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What is the Parietal Lobe?

Tricia Christensen
Updated Mar 03, 2024
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Part of the brain called the forebrain contains a number of different elements. One of these is the cerebrum, which is divided into sections referred to as lobes. The parietal lobe is one of these sections that sits in between the front and back lobes, known as the frontal and occipital lobes. The name of this section of the brain may not mean much until it is understood that it sits under the parietal bone.

Like most brain structures, the parietal lobe has many functions, which may be different depending on which side of the lobe is considered, since it stretches to both sides of the brain. The right side helps to do things like interpret spatial information, and it may have an effect on regulating personality. The left side is involved in a person’s ability to perceive numbers, understand what objects are, and perform writing tasks. This side is also involved in language production and perception.

Researchers know that the functions vary by side because damage to either or both sides of the lobe has been shown to inhibit certain abilities. Additionally, a number of tests on people with undamaged brains have helped determined what sections are involved in certain tasks. For example, a study performed at the end of the 20th century showed the very special part the left parietal lobe and the frontal lobe have to play in mathematics operations, even simple math like arithmetic. When test participants were asked to answer simple arithmetic problems, a great deal of activity was shown in the parietal and frontal lobe sections of the brain.

It’s understood that damage to the lobe through injury, malformation, cell death, or the presence of tumors can result in significant changes in human behavior and personality. People with such damage can suffer from conditions like aphasia, which means they have trouble remembering certain words or producing some types of language. Similarly, it’s been shown that the ability to remember numbers decreases if damage or illness is present.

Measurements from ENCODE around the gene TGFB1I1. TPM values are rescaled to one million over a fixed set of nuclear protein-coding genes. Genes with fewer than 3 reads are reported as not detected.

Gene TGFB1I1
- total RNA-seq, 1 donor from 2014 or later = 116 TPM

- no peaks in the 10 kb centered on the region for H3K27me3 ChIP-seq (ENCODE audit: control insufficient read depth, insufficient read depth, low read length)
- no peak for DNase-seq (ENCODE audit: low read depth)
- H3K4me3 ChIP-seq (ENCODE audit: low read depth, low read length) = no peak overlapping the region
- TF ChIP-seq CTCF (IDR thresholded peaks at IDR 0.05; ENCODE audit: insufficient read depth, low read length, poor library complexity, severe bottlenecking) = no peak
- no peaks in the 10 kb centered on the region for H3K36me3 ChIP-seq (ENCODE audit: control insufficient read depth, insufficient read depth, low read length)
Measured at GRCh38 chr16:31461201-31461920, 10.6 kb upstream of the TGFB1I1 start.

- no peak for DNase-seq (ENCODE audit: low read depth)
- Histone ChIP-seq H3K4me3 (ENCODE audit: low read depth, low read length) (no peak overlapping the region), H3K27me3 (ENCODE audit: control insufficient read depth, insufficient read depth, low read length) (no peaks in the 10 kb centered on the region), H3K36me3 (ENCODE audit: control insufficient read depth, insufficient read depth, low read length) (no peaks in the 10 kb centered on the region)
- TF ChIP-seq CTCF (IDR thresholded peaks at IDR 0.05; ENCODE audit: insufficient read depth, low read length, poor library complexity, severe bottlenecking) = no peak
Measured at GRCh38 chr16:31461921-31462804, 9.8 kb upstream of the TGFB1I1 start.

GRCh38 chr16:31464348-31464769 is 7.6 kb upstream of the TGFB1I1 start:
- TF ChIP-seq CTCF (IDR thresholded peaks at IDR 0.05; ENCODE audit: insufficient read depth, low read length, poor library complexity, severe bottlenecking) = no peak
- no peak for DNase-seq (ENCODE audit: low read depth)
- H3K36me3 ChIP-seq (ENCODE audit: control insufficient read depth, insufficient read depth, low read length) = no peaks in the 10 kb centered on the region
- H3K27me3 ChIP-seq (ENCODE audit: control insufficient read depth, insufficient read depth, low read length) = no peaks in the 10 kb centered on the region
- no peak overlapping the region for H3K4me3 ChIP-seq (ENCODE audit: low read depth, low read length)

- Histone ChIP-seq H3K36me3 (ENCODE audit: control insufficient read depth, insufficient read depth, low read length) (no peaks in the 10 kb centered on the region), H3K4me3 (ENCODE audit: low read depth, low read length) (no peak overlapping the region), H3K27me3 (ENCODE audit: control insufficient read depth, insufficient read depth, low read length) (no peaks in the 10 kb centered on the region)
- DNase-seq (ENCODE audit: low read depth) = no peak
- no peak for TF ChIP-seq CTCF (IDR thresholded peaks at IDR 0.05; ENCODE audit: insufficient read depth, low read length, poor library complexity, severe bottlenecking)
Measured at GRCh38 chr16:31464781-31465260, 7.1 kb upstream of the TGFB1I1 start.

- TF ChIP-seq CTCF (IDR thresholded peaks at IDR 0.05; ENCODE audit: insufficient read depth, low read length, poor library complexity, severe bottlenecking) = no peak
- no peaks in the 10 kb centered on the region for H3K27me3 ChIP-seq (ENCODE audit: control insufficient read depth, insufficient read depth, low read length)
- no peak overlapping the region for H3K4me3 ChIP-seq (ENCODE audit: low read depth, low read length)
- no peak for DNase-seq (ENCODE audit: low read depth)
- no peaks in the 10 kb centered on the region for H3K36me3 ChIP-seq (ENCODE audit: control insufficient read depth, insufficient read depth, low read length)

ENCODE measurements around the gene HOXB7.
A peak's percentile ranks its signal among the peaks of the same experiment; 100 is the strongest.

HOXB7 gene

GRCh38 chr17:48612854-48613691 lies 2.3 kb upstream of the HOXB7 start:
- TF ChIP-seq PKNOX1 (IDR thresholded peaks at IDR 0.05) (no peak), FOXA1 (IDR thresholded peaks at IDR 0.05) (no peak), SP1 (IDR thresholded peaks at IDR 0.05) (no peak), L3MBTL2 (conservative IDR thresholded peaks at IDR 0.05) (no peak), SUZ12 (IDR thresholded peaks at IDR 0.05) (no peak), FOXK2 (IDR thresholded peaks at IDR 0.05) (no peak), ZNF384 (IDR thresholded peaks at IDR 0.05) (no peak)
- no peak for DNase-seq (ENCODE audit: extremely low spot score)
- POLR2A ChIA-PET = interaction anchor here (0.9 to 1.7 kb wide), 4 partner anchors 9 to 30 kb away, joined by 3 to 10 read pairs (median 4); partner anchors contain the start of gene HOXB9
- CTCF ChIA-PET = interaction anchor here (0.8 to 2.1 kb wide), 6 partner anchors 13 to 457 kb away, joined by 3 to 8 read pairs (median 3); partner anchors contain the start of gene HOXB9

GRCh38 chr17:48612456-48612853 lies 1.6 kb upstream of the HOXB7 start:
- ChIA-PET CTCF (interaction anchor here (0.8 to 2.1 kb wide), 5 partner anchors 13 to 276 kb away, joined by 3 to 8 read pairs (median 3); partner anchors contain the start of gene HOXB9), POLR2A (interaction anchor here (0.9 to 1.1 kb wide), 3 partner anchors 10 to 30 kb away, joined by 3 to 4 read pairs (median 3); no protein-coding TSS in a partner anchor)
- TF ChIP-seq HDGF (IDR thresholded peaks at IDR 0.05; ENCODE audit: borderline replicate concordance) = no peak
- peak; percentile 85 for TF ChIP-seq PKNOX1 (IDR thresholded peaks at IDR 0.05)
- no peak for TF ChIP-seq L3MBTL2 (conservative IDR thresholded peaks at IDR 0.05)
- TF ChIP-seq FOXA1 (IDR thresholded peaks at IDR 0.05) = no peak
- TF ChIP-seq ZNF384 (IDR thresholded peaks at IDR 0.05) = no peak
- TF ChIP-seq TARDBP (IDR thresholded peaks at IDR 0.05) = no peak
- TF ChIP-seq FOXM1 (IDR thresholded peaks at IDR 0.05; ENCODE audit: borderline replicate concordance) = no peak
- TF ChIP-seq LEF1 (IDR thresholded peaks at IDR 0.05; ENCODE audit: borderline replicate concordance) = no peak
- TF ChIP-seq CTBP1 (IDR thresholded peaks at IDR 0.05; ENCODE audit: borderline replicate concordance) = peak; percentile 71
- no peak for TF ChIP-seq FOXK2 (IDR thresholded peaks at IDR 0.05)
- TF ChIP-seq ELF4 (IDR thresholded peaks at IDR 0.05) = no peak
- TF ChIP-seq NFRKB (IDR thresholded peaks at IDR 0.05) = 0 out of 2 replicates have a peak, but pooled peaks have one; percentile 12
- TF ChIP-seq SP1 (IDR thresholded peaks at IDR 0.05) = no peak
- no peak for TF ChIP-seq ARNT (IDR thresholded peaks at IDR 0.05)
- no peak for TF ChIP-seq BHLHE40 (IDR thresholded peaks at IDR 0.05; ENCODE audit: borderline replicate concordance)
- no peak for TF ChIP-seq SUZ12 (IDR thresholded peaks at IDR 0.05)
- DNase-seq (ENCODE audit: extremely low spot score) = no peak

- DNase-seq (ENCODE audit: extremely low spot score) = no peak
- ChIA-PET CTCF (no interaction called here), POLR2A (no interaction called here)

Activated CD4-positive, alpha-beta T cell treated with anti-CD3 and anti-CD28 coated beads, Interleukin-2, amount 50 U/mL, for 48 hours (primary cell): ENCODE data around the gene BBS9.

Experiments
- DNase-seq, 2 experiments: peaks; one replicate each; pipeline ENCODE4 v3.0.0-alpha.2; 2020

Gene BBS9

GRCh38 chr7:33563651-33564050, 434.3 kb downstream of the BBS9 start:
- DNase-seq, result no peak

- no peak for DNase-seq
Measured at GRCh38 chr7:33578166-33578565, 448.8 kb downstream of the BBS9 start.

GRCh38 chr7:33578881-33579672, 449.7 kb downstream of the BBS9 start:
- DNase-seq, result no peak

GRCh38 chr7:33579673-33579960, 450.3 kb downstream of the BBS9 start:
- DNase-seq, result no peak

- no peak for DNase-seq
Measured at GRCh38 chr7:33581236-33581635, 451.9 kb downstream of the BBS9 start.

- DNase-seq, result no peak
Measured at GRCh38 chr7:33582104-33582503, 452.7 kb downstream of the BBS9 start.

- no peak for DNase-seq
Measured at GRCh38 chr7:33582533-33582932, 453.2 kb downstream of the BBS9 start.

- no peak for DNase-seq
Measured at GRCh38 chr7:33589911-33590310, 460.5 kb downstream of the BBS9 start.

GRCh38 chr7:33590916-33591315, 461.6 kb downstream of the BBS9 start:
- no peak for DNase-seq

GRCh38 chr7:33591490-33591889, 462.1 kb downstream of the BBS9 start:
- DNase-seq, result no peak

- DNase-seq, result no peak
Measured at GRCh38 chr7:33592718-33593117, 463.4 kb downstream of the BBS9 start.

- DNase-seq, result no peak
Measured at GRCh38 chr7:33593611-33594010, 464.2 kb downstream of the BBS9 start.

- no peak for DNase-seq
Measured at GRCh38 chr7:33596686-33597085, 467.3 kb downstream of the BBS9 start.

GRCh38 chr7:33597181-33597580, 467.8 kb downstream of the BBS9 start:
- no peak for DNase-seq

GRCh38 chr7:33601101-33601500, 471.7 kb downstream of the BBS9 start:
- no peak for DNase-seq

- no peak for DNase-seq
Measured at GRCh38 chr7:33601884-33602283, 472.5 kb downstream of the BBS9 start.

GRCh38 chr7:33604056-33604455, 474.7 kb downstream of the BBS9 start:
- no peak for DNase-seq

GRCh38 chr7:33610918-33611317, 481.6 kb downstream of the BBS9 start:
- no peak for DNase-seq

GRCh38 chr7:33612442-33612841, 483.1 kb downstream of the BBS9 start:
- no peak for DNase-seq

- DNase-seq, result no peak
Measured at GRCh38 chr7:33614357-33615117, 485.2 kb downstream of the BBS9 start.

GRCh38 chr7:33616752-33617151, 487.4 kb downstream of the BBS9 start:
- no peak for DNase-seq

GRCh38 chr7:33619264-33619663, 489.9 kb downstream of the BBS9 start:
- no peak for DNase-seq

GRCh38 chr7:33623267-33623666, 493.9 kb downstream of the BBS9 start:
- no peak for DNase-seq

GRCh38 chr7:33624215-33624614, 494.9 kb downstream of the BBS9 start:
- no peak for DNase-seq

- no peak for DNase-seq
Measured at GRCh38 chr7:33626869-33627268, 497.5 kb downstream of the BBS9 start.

There are several conditions specifically associated with problems with the parietal lobe. One of these is Gerstmann syndrome, which may be present in childhood or adulthood (especially after a stroke), and has symptoms that include trouble writing (dysgraphia), challenges when speaking, issues in understanding the communication of others, and difficulty with math (dyscalculia). How to address the disorder isn’t always known, but early diagnosis may help, especially in young children, since occupational therapy can be used to help overcome any deficits.

The Health Board is dedicated to providing accurate and trustworthy information. We carefully select reputable sources and employ a rigorous fact-checking process to maintain the highest standards. To learn more about our commitment to accuracy, read our editorial process.
Tricia Christensen
By Tricia Christensen , Writer
With a Literature degree from Sonoma State University and years of experience as a The Health Board contributor, Tricia Christensen is based in Northern California and brings a wealth of knowledge and passion to her writing. Her wide-ranging interests include reading, writing, medicine, art, film, history, politics, ethics, and religion, all of which she incorporates into her informative articles. Tricia is currently working on her first novel.

Discussion Comments

By Kristee — On Feb 04, 2013

@lighth0se33 – I'm glad that a few people were brave enough to volunteer. Think about how much more doctors know about the functions of the parietal lobe because of these people!

If they just had to poke around in there during an emergency surgery, there might not be time to experiment with tests. Since the testing has already been done, surgeons know enough about the brain to react quickly and do what needs to be done right away.

By StarJo — On Feb 04, 2013

My aunt had a stroke, and the function of her parietal lobe declined. She developed Gerstmann syndrome.

She couldn't speak except to say, “Yeah.” She couldn't use her hands for months.

She eventually learned to say a few other words again, but most of these she could only say after someone else had just uttered them. It was improvement, but it was slight.

By lighth0se33 — On Feb 04, 2013

I can't believe that people with no parietal lobe damage actually volunteered for a study like this! They probably had to have at least part of their heads shaved so the surgeons could get to their brains. There's no way I would let anyone cut on my brain if it didn't need some sort of repair!

Tricia Christensen

Tricia Christensen


With a Literature degree from Sonoma State University and years of experience as a The Health Board contributor, Tricia...
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